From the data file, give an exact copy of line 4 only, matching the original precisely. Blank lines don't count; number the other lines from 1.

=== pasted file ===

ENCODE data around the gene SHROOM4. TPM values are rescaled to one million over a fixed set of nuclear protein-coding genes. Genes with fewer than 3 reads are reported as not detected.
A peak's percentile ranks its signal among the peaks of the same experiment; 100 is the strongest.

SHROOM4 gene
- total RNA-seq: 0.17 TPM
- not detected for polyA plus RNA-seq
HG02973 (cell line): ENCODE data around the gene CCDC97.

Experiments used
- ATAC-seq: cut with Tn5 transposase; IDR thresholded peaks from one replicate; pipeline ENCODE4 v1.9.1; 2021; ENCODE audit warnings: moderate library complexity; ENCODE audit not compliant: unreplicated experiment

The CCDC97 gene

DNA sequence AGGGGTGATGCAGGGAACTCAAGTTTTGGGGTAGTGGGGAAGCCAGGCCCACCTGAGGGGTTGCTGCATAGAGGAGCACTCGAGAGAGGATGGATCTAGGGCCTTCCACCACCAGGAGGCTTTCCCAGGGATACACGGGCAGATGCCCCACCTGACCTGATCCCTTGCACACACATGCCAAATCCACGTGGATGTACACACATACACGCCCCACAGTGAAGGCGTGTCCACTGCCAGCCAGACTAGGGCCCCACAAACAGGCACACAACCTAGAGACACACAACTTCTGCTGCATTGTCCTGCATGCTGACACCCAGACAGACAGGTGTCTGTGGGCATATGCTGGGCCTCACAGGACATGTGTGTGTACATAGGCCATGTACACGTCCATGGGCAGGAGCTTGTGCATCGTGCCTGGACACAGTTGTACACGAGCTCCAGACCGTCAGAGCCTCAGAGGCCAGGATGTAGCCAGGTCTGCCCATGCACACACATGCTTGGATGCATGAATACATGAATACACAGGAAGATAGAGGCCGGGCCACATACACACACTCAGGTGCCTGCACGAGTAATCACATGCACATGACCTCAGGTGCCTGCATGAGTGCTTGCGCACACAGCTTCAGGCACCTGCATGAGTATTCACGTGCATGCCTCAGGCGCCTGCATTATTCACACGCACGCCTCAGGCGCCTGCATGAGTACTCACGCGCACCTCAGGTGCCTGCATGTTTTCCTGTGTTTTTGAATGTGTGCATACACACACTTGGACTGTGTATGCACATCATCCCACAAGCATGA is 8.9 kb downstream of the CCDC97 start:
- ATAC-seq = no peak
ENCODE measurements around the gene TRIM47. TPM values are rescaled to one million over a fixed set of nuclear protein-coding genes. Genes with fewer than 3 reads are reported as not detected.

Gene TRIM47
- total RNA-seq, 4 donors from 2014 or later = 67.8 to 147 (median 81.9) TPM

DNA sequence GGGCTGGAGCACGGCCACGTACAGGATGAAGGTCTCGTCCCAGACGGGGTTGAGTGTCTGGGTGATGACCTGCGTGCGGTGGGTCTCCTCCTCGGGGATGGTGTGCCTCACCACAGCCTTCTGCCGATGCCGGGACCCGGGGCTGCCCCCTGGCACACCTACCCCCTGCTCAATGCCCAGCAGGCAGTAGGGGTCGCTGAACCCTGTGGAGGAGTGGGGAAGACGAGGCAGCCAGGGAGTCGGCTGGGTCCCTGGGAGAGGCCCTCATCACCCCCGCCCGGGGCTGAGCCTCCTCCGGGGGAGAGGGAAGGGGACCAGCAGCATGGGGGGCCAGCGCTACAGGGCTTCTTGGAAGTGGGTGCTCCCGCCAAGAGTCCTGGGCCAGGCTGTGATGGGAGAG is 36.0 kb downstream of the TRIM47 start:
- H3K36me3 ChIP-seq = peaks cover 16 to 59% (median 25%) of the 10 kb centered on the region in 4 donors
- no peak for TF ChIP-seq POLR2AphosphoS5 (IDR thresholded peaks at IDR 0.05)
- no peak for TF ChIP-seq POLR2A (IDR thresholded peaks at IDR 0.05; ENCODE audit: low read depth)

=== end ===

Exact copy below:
- total RNA-seq: 0.17 TPM